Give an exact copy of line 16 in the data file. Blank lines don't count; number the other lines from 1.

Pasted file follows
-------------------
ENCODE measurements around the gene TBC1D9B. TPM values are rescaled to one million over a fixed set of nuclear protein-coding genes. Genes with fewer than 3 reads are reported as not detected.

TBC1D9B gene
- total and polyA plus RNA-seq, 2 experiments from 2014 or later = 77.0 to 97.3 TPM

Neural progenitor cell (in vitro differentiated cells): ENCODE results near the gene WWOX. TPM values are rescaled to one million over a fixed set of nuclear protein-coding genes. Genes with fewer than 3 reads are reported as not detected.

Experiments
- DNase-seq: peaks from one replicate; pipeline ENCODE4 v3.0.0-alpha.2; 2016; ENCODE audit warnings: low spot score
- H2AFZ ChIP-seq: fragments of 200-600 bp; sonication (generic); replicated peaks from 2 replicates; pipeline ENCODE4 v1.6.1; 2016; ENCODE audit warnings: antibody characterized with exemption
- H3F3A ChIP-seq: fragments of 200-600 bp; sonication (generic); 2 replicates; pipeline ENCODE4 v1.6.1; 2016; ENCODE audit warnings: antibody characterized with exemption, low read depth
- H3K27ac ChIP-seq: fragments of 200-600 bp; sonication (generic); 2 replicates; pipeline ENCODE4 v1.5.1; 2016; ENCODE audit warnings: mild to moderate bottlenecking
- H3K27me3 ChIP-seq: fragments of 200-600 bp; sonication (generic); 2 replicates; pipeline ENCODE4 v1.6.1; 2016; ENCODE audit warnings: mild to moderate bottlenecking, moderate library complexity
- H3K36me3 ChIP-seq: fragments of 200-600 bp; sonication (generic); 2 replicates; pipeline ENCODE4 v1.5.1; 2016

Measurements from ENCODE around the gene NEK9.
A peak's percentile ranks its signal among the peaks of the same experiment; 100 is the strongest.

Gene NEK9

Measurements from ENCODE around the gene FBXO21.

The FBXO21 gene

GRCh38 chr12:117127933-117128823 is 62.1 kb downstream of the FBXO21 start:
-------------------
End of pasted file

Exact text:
The FBXO21 gene